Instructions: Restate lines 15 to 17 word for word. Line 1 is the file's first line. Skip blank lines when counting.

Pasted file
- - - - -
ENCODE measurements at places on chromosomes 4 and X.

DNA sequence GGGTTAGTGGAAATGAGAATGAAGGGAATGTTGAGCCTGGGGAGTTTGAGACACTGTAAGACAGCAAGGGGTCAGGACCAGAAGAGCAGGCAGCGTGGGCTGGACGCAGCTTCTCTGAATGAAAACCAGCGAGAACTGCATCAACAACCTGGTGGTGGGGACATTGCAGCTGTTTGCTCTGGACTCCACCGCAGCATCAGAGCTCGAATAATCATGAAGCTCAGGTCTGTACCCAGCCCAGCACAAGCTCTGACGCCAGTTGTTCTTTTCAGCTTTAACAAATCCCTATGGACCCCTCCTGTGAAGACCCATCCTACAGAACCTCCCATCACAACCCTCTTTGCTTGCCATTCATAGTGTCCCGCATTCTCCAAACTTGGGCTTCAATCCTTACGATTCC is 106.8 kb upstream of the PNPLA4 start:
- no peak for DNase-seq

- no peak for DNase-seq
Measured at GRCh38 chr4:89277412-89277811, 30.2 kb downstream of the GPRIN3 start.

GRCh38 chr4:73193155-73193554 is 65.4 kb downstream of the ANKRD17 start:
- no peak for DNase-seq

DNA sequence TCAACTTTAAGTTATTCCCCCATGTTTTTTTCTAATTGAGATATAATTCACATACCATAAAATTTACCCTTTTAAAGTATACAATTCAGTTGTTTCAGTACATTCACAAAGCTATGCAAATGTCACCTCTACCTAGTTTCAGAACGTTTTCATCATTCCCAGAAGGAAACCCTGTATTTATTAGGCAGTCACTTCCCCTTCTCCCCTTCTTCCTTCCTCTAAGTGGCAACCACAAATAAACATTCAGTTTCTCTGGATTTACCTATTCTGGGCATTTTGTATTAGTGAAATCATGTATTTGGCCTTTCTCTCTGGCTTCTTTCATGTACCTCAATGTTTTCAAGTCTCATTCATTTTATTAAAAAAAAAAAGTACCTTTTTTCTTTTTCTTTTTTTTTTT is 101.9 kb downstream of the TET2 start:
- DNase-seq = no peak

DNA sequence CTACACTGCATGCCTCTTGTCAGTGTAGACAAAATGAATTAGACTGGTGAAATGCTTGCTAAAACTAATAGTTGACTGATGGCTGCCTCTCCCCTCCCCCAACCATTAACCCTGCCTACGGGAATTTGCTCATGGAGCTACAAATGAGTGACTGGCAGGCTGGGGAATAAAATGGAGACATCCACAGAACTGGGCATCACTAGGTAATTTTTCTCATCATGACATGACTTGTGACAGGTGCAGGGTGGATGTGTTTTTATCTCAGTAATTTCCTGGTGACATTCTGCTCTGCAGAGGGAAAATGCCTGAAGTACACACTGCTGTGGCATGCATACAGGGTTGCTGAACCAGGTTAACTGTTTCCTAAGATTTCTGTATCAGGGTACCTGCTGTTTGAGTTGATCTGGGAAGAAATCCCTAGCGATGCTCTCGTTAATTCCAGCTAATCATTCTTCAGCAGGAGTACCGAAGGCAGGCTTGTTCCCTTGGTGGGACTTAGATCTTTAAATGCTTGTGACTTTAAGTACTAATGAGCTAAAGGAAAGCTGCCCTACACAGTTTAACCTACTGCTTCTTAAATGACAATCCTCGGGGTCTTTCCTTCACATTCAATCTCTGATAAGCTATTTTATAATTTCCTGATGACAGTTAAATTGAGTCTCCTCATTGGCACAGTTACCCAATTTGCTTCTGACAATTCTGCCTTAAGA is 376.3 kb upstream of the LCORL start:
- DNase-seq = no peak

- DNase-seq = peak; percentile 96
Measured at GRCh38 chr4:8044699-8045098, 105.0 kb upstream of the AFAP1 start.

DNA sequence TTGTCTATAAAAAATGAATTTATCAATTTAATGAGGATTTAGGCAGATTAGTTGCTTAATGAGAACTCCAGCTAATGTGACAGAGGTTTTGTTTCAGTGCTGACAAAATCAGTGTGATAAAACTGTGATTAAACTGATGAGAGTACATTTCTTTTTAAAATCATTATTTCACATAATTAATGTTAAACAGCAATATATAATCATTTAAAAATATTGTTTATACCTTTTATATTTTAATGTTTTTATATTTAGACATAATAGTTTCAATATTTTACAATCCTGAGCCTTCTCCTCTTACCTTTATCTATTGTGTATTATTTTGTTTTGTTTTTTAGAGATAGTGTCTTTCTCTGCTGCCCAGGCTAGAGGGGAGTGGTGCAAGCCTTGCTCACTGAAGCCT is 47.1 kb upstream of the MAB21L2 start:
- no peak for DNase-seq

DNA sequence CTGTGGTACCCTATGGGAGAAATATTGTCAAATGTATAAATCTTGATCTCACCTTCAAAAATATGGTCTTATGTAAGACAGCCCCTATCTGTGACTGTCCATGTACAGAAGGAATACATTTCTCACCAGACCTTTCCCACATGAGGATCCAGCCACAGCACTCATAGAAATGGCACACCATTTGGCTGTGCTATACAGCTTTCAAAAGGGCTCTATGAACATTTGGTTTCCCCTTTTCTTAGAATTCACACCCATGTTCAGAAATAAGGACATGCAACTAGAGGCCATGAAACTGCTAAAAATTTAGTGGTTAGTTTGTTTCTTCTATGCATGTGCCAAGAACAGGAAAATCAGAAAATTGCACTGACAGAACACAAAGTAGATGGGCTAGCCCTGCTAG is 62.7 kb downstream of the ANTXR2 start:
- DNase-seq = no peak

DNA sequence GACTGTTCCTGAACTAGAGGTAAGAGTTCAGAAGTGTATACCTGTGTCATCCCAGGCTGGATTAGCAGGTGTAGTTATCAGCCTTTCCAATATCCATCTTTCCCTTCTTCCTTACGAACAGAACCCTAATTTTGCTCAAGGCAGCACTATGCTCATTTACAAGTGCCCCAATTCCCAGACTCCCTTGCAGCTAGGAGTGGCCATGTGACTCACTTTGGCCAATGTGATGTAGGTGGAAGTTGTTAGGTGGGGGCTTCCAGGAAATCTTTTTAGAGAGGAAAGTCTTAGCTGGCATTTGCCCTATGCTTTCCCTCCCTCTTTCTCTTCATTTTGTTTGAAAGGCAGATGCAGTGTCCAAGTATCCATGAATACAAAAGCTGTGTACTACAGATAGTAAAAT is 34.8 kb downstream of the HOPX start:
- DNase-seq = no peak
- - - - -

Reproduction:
- no peak for DNase-seq

DNA sequence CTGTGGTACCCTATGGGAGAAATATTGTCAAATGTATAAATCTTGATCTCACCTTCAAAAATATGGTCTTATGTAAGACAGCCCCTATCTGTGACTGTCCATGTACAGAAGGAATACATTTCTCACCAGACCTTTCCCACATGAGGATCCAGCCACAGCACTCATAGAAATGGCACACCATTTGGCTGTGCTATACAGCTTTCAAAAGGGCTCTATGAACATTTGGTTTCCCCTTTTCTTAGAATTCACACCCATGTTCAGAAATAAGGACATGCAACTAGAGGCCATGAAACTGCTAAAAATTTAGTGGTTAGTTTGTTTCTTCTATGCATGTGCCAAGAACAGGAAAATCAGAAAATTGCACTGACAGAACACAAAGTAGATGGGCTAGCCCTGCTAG is 62.7 kb downstream of the ANTXR2 start:
- DNase-seq = no peak